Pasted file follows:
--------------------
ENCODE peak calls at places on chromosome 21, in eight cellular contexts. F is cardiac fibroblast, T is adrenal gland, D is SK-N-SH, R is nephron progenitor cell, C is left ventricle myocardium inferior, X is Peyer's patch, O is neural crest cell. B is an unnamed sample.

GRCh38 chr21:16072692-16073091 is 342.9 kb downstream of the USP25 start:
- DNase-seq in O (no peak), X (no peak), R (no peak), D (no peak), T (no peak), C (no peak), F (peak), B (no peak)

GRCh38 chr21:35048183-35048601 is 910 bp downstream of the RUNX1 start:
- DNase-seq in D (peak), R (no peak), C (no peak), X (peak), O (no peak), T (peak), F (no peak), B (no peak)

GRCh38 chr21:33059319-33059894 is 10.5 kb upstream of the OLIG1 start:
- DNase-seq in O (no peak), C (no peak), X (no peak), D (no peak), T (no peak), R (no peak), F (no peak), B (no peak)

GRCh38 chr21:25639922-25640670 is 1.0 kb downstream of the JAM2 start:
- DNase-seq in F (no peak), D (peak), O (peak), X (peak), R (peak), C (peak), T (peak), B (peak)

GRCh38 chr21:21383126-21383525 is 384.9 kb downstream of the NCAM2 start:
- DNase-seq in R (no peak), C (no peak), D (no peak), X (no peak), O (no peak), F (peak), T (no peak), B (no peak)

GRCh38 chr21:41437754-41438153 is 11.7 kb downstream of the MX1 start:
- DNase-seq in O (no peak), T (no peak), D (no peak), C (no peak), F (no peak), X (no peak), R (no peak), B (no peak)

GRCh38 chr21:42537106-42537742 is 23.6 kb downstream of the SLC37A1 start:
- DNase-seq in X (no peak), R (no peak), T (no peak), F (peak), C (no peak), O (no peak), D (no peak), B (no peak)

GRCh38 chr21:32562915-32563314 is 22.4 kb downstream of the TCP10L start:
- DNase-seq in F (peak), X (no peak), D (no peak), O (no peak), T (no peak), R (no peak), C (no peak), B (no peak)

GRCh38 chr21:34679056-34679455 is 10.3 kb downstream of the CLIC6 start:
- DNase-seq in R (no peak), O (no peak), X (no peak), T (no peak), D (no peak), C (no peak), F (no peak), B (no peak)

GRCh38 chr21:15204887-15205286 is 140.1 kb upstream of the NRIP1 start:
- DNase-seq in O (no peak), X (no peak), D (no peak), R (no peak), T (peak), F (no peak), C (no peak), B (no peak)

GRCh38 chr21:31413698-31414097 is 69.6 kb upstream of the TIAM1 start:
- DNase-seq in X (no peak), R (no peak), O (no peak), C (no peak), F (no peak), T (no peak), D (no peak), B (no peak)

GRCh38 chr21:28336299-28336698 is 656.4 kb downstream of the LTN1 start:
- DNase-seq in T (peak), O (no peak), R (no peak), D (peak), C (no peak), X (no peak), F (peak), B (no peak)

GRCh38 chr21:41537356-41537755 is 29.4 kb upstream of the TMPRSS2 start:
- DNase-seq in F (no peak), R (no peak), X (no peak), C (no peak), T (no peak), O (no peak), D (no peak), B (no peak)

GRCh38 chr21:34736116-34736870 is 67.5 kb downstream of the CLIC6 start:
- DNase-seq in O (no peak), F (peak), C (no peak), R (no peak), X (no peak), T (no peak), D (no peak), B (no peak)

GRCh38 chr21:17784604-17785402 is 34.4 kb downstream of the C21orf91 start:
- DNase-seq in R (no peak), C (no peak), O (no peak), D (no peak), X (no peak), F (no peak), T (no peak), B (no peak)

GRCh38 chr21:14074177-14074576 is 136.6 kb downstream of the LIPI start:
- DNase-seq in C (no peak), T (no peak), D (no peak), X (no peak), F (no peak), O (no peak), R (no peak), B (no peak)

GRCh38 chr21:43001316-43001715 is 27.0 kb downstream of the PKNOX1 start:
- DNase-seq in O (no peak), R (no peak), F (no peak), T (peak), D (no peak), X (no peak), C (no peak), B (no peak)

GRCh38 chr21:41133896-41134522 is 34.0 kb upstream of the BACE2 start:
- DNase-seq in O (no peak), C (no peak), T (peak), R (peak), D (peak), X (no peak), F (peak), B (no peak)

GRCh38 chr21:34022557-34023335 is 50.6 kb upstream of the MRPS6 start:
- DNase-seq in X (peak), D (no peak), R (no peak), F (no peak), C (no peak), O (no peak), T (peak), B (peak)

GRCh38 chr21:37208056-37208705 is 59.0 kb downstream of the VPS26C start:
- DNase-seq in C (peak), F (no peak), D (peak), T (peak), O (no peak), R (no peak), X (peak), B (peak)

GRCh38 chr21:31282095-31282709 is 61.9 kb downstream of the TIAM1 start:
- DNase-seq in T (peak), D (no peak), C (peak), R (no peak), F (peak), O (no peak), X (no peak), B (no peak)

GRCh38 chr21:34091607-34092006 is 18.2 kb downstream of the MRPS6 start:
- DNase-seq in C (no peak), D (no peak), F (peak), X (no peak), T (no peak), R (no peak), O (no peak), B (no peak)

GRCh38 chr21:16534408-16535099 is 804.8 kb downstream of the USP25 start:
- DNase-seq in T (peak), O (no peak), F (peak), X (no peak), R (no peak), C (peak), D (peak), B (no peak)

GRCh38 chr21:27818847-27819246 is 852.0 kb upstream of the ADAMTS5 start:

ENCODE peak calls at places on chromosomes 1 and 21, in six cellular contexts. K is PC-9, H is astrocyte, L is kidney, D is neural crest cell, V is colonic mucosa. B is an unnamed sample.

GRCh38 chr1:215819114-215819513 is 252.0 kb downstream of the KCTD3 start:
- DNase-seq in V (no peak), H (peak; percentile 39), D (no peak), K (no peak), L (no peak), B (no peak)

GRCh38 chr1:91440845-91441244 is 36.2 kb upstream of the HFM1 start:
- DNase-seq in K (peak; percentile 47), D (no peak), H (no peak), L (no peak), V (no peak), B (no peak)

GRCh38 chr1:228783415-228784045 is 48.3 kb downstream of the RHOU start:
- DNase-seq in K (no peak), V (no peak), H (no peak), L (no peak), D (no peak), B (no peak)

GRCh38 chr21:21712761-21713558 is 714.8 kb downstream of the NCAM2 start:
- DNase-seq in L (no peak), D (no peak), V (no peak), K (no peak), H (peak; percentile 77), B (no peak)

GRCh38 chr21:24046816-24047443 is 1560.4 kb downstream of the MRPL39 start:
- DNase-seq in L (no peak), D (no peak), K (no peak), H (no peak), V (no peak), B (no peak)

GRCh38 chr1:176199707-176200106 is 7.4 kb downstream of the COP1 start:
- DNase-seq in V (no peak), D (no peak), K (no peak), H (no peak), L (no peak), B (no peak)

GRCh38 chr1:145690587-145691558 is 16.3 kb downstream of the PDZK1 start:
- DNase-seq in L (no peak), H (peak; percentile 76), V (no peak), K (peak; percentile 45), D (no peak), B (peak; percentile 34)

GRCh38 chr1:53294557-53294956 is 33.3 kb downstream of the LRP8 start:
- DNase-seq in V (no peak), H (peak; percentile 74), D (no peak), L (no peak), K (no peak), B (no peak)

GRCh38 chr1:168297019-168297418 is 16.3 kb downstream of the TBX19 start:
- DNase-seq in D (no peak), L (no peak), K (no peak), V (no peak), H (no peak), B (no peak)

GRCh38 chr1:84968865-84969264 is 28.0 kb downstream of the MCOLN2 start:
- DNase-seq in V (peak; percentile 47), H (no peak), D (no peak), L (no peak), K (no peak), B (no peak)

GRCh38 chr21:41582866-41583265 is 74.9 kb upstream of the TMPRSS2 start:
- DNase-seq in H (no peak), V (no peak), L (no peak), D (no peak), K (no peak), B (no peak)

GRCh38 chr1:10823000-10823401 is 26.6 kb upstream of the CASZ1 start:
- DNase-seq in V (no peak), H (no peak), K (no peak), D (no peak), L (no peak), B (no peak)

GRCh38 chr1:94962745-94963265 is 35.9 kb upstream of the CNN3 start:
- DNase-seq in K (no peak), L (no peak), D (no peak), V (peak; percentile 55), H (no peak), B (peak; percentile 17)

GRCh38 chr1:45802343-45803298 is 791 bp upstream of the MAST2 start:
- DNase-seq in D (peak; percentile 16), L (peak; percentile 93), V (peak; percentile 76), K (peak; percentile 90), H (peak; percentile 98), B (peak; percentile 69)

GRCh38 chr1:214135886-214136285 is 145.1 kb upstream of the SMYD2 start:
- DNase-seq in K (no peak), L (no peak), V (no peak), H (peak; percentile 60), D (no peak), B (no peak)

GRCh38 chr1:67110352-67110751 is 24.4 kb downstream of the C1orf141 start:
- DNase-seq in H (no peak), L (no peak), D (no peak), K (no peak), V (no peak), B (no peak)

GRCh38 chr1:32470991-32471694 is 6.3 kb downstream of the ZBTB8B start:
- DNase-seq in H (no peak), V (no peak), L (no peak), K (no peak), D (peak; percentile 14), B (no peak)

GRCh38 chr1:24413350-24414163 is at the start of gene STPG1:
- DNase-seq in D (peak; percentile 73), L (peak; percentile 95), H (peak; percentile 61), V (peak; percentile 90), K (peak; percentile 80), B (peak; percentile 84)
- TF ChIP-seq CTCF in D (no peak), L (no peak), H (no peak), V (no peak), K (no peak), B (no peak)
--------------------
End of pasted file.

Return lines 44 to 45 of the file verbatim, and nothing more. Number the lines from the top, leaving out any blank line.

GRCh38 chr21:34091607-34092006 is 18.2 kb downstream of the MRPS6 start:
- DNase-seq in C (no peak), D (no peak), F (peak), X (no peak), T (no peak), R (no peak), O (no peak), B (no peak)